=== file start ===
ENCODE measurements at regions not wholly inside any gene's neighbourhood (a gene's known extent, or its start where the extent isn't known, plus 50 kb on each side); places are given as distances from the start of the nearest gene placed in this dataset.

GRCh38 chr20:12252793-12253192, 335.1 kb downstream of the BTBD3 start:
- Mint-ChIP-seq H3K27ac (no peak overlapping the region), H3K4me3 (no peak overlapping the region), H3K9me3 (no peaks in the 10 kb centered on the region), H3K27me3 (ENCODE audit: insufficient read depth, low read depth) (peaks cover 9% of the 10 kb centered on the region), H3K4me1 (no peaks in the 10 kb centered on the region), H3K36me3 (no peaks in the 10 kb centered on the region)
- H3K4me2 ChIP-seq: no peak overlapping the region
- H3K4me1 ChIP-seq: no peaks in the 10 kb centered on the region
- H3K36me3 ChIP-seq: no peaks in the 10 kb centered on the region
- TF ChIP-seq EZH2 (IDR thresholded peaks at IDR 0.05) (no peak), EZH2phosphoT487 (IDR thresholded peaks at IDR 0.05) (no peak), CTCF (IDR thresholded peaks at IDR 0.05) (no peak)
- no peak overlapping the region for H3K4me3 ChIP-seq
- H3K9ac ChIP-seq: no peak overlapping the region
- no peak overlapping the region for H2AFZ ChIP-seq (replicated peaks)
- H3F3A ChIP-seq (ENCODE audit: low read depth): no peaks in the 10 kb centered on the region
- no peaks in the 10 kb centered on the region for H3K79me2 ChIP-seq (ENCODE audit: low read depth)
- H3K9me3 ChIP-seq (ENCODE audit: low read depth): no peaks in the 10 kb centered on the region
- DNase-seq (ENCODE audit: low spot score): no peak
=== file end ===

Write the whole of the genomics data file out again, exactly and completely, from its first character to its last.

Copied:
ENCODE measurements at regions not wholly inside any gene's neighbourhood (a gene's known extent, or its start where the extent isn't known, plus 50 kb on each side); places are given as distances from the start of the nearest gene placed in this dataset.

GRCh38 chr20:12252793-12253192, 335.1 kb downstream of the BTBD3 start:
- Mint-ChIP-seq H3K27ac (no peak overlapping the region), H3K4me3 (no peak overlapping the region), H3K9me3 (no peaks in the 10 kb centered on the region), H3K27me3 (ENCODE audit: insufficient read depth, low read depth) (peaks cover 9% of the 10 kb centered on the region), H3K4me1 (no peaks in the 10 kb centered on the region), H3K36me3 (no peaks in the 10 kb centered on the region)
- H3K4me2 ChIP-seq: no peak overlapping the region
- H3K4me1 ChIP-seq: no peaks in the 10 kb centered on the region
- H3K36me3 ChIP-seq: no peaks in the 10 kb centered on the region
- TF ChIP-seq EZH2 (IDR thresholded peaks at IDR 0.05) (no peak), EZH2phosphoT487 (IDR thresholded peaks at IDR 0.05) (no peak), CTCF (IDR thresholded peaks at IDR 0.05) (no peak)
- no peak overlapping the region for H3K4me3 ChIP-seq
- H3K9ac ChIP-seq: no peak overlapping the region
- no peak overlapping the region for H2AFZ ChIP-seq (replicated peaks)
- H3F3A ChIP-seq (ENCODE audit: low read depth): no peaks in the 10 kb centered on the region
- no peaks in the 10 kb centered on the region for H3K79me2 ChIP-seq (ENCODE audit: low read depth)
- H3K9me3 ChIP-seq (ENCODE audit: low read depth): no peaks in the 10 kb centered on the region
- DNase-seq (ENCODE audit: low spot score): no peak